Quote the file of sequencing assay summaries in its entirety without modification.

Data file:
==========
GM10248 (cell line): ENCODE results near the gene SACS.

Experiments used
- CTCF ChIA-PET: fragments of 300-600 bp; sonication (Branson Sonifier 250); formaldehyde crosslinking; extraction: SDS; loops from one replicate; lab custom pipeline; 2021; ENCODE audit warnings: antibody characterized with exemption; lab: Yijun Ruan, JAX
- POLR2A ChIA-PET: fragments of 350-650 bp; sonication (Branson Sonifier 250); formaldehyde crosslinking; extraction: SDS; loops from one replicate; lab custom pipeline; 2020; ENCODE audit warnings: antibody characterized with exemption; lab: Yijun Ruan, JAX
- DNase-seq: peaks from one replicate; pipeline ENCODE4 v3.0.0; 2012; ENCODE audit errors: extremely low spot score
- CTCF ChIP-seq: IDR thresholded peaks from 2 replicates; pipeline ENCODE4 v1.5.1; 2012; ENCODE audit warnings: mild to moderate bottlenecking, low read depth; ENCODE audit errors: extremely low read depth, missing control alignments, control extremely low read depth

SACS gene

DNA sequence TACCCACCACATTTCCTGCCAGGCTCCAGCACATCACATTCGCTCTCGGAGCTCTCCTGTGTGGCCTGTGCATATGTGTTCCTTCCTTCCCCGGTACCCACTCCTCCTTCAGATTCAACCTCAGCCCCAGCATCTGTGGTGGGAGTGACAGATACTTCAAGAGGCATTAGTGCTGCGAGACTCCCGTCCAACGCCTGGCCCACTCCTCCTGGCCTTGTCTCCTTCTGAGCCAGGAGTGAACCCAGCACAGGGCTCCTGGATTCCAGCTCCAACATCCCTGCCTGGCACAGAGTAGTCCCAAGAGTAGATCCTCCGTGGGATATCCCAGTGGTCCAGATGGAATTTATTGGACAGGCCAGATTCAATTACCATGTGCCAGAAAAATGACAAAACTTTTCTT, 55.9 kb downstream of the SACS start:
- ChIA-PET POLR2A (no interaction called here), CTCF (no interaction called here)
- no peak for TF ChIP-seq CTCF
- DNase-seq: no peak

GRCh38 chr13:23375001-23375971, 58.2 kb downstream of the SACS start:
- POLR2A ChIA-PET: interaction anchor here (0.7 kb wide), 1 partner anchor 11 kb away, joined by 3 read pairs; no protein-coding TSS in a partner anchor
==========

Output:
GM10248 (cell line): ENCODE results near the gene SACS.

Experiments used
- CTCF ChIA-PET: fragments of 300-600 bp; sonication (Branson Sonifier 250); formaldehyde crosslinking; extraction: SDS; loops from one replicate; lab custom pipeline; 2021; ENCODE audit warnings: antibody characterized with exemption; lab: Yijun Ruan, JAX
- POLR2A ChIA-PET: fragments of 350-650 bp; sonication (Branson Sonifier 250); formaldehyde crosslinking; extraction: SDS; loops from one replicate; lab custom pipeline; 2020; ENCODE audit warnings: antibody characterized with exemption; lab: Yijun Ruan, JAX
- DNase-seq: peaks from one replicate; pipeline ENCODE4 v3.0.0; 2012; ENCODE audit errors: extremely low spot score
- CTCF ChIP-seq: IDR thresholded peaks from 2 replicates; pipeline ENCODE4 v1.5.1; 2012; ENCODE audit warnings: mild to moderate bottlenecking, low read depth; ENCODE audit errors: extremely low read depth, missing control alignments, control extremely low read depth

SACS gene

DNA sequence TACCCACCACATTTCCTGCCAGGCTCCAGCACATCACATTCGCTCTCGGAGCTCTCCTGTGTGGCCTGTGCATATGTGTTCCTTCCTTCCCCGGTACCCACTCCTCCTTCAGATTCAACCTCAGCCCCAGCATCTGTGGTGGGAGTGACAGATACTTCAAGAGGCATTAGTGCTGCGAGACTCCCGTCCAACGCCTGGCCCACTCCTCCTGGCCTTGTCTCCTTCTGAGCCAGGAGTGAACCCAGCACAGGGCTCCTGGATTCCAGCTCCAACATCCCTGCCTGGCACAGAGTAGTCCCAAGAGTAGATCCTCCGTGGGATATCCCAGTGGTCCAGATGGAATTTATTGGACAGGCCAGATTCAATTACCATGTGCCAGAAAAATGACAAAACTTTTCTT, 55.9 kb downstream of the SACS start:
- ChIA-PET POLR2A (no interaction called here), CTCF (no interaction called here)
- no peak for TF ChIP-seq CTCF
- DNase-seq: no peak

GRCh38 chr13:23375001-23375971, 58.2 kb downstream of the SACS start:
- POLR2A ChIA-PET: interaction anchor here (0.7 kb wide), 1 partner anchor 11 kb away, joined by 3 read pairs; no protein-coding TSS in a partner anchor